A New Turning Point On The Horizon: Possible Reconciliation Between Japan And North Korea – Analysis


On New Year’s Eve 2024, the west coast of Japan (Noto Peninsula in Ishikawa Prefecture) was hit by a powerful earthquake measuring 7,6 on the Richter scale, killing 241 people and leaving 12 missing, 1,300 injured and tens of thousands of homes damaged.

Five days later, the North Korean leader, Kim Jong-un, sent a message to Japanese Prime Minister Fumio Kishida. Kim expressed his “deep sympathy and condolences” to Kishida and the bereaved families of the victims. Kim’s message, published in the state’s main newspaper, was brief and in many ways unusual. It was also unusually conciliatory, given that the two countries do not have official diplomatic relations and that North Korean state media regularly fiercely attack Japanese officials and the Japanese state. More than a month later, the moves of the Japanese and North Korean leaders hint that a salto mortale is in sight and that reconciliation between the two conflicting states is possible.

Kishida’s initiative

Kishida stepped up efforts to normalize relations this year after promising signs from Pyongyang. “We must take a bold step to change the status quo,” he told the Budget Committee of the House of Representatives of the Japanese Parliament on February 9. Japan “is making various concrete efforts”, he added. Speaking in parliament on February 13, the Japanese prime minister told lawmakers that “it is extremely important for me to take the initiative to build ties at the highest level” with Pyongyang and that Tokyo “shouldn’t waste a moment.”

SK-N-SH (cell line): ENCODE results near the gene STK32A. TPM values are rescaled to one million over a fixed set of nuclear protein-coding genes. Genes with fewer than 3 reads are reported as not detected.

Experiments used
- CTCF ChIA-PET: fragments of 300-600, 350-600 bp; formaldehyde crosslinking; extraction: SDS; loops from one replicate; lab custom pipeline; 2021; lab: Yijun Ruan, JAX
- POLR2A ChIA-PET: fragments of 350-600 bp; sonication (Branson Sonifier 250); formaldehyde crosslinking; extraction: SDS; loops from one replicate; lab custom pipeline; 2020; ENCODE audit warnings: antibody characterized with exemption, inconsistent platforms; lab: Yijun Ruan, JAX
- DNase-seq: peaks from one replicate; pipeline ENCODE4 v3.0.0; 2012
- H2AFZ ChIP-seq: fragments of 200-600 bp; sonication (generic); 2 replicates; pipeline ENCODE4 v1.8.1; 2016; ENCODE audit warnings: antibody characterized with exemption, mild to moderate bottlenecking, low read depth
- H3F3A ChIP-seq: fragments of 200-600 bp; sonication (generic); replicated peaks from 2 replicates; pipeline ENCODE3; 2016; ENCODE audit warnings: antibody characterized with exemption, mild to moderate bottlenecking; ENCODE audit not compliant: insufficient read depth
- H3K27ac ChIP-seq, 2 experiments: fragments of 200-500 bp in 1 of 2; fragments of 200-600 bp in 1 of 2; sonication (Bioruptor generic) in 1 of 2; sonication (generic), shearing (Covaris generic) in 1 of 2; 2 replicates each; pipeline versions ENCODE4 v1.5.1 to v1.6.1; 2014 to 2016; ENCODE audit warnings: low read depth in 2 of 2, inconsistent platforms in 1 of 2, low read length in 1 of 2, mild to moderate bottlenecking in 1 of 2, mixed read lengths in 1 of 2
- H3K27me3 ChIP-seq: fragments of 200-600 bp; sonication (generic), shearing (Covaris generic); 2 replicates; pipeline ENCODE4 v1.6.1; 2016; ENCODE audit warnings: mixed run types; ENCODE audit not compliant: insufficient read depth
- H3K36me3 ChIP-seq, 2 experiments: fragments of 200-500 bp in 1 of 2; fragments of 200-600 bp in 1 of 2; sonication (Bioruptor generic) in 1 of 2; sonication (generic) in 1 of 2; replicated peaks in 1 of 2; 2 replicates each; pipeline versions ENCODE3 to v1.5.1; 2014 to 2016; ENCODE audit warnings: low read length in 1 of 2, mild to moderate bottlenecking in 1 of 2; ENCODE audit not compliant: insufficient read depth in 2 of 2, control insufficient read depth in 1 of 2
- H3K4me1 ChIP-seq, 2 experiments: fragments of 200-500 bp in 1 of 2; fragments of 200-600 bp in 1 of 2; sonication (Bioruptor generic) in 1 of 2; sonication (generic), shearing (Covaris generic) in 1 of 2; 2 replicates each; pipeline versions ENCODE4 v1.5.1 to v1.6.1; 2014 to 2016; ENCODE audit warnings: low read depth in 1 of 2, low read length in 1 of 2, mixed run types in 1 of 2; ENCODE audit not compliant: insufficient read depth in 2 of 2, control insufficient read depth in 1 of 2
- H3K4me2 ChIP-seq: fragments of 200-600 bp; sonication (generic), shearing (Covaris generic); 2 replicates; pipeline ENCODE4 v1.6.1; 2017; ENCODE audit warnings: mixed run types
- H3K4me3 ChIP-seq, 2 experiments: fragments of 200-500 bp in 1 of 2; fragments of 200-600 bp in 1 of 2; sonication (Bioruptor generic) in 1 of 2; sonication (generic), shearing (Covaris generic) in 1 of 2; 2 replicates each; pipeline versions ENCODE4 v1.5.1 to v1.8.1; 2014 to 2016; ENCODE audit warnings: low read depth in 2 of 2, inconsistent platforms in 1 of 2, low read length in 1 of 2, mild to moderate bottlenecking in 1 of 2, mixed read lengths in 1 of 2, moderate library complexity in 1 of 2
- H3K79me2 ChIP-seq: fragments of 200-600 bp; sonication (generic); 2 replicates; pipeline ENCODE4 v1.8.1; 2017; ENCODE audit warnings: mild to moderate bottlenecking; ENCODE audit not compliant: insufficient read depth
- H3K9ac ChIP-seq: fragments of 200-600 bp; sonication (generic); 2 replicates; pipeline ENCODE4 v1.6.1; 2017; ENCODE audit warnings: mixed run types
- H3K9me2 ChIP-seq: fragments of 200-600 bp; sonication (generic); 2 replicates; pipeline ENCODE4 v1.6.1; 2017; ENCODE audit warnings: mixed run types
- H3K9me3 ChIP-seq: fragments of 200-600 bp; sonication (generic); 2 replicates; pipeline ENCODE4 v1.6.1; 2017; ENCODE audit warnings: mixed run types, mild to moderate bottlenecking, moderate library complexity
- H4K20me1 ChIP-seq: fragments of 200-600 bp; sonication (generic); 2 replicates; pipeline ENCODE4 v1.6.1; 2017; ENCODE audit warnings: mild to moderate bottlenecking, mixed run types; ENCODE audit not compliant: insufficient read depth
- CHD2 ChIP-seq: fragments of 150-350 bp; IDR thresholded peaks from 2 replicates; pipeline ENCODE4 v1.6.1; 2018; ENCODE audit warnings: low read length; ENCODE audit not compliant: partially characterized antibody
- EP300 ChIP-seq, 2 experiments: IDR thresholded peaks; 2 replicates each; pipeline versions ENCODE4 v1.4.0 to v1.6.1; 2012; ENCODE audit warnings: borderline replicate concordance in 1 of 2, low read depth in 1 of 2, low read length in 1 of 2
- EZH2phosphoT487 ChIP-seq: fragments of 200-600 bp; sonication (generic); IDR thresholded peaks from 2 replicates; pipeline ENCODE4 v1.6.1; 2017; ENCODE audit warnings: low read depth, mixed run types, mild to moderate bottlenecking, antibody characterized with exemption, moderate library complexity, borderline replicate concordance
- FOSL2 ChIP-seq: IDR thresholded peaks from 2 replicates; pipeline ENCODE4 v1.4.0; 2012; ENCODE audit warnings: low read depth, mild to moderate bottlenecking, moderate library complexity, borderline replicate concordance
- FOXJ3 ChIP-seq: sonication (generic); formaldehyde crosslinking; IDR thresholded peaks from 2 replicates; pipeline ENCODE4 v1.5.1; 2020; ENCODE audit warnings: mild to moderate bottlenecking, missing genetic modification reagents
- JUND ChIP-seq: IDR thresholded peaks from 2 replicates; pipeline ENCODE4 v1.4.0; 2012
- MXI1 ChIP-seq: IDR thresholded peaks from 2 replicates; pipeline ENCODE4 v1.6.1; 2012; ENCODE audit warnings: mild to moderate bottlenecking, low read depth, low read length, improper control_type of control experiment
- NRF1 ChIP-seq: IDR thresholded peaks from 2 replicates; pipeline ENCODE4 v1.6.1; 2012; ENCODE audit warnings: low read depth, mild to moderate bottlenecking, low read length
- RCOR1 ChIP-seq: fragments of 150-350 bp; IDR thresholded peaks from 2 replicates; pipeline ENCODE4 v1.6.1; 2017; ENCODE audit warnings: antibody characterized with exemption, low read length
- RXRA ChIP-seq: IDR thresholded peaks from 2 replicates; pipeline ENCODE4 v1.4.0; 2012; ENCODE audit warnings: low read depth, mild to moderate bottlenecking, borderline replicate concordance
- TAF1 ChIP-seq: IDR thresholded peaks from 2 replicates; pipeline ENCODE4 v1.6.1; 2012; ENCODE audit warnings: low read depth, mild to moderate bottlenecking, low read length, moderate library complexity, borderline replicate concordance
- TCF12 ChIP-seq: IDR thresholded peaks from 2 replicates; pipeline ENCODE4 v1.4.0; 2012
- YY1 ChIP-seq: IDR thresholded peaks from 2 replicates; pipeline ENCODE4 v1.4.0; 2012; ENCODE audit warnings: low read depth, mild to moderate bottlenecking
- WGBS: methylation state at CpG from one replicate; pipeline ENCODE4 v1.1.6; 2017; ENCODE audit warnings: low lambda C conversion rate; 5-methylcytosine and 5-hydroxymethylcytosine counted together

Kishida’s office declined to comment on his boss’s intentions, but pointed to his recent statements in an interview when he said that he “has different approaches” to N. Korea and how he is determined to hold direct talks with Kim “without setting any conditions”. Kishida even earlier, for example in a speech before the UN General Assembly last September, stated that he would advocate for a summit with the North Koreans to resolve the issue of abducted Japanese citizens.

The last meeting between the Japanese prime minister and the North Korean leader was in 2004 in Pyongyang, when Junichiro Koizumi met with Kim Jong-il. Even then, the issue of abductions was on the agenda, which was not resolved. Due to the delicacy of the situation, Japan has not officially informed the US of a possible summit with the DPRK.

Kim Yo-jong’s conciliatory rhetoric